Examples include the liberating of the former U.S.S.R., when citizens were granted civil liberties unheard of in the past. In short, radical movements are those that demand the transformation of existing political or economic systems based on a newly accepted societal ideal backed by government support.
Agents of Change:
Innovative movements. These are movements that seek to introduce new norms, values, and so on, into the existing society. On some level, some may call the technology era a movement in which the shift is for people to become more accepting of computers and computers to become more user-friendly.
Conservative movements. These are movements having the purpose of preserving existing norms, values, and so on. Hence, in response to the previously mentioned computer technology movement, Luddites (those who shun usage of modern technology) may harbor a strong desire to curtail technology's growth and its infiltration of society.
Group-focused movements. These movements are intently aimed at specific groups within society; an example of such would be conservatism's attempts to influence or change the opinion of liberal voters.
Individual-focused movements. These are the opposite of the group-focused movements, electing to concentrate on specific individuals. Herein, the emphasis is on transforming the ideas of one person at a time, such as military recruitment whereby a potential candidate is approached and convinced that it is in his or her best interest to enlist.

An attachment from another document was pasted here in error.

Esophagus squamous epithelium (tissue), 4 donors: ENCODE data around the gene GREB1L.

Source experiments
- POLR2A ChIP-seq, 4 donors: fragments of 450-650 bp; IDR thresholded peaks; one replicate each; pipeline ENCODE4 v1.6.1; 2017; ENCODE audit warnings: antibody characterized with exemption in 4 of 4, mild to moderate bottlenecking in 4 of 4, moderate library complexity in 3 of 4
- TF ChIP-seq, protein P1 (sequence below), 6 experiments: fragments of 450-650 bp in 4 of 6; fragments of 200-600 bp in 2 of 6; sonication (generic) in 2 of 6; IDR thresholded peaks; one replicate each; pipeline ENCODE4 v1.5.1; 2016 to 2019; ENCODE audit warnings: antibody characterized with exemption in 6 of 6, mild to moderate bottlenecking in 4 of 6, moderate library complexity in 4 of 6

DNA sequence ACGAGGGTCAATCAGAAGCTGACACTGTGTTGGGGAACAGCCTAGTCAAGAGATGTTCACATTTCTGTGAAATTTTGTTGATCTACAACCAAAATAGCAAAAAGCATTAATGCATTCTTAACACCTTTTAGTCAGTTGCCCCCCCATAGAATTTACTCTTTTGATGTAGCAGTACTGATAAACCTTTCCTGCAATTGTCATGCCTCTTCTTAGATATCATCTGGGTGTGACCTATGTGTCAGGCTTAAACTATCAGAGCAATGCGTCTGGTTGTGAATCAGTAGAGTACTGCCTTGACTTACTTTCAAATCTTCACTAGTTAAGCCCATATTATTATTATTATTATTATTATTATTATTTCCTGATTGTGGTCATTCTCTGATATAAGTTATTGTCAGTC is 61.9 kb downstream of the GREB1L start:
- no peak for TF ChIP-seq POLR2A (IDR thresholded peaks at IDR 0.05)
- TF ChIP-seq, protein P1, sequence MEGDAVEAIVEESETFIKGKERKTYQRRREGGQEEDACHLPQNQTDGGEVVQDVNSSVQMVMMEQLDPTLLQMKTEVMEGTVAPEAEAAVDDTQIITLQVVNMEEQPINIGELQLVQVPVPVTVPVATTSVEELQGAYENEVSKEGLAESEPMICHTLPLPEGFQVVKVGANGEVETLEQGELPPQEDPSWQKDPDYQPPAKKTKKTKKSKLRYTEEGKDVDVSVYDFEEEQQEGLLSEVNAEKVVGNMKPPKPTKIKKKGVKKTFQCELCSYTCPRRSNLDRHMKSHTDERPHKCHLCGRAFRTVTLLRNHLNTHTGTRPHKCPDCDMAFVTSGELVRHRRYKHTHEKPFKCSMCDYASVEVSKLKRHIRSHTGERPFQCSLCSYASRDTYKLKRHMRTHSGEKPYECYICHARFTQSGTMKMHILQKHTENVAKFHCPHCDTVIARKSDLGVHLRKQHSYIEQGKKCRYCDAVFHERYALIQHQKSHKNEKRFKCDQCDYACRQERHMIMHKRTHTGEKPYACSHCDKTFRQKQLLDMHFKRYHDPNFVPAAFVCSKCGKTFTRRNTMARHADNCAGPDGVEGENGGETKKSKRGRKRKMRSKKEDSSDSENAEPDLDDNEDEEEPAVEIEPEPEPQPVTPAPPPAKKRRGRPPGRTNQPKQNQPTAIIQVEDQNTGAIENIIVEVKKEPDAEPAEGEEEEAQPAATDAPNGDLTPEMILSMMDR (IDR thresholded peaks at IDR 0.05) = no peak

F. Social Change and Social Movement Related Terms
The following terms are often used in conjunction with ideas and theories pertaining to social change and movement:
Cycles of protest.
This is a phrase used to denote the rise-and-fall patterns accompanying particular movements, as well as the tendency of movements to produce affiliated movements that occur in waves and are measured by levels of activity, or potency, and inactivity, or latency.
Viewed as akin to cultural analysis, this term is applied to the more dramatic or ritualistic components of movements. The principal idea is based upon the notion that political activity generally, and social movement action in particular, have extreme theatrical elements; for instance, sit-ins, protest marches, and intermittent acts of civil disobedience.
A grievance is a core issue or issues around which a social movement develops; grievances originate from a group's shared perception that its members are being unfairly or unjustly denied rights, opportunities, respect, and safety purely on the basis of who they are as people
Organizing versus mobilizing.
A distinction that developed out of the Civil Rights Act in which mobilizing refers to the process through which supported leaders are able to reach and inspire large numbers of people to act on behalf of a specific cause.
In turn, organizing is used to denote a more sustained process whereby people come and, over time, become very familiar with a movement's goals and take it upon themselves to work toward the achievement of a particular set of goals and to share such ideals with others.
Political process model.
A form of social movement analysis that emphasizes the ways in which wider political systems, especially the United States
federal government, are able to open up and close off opportunities for the purpose of both containing and organizing resistance.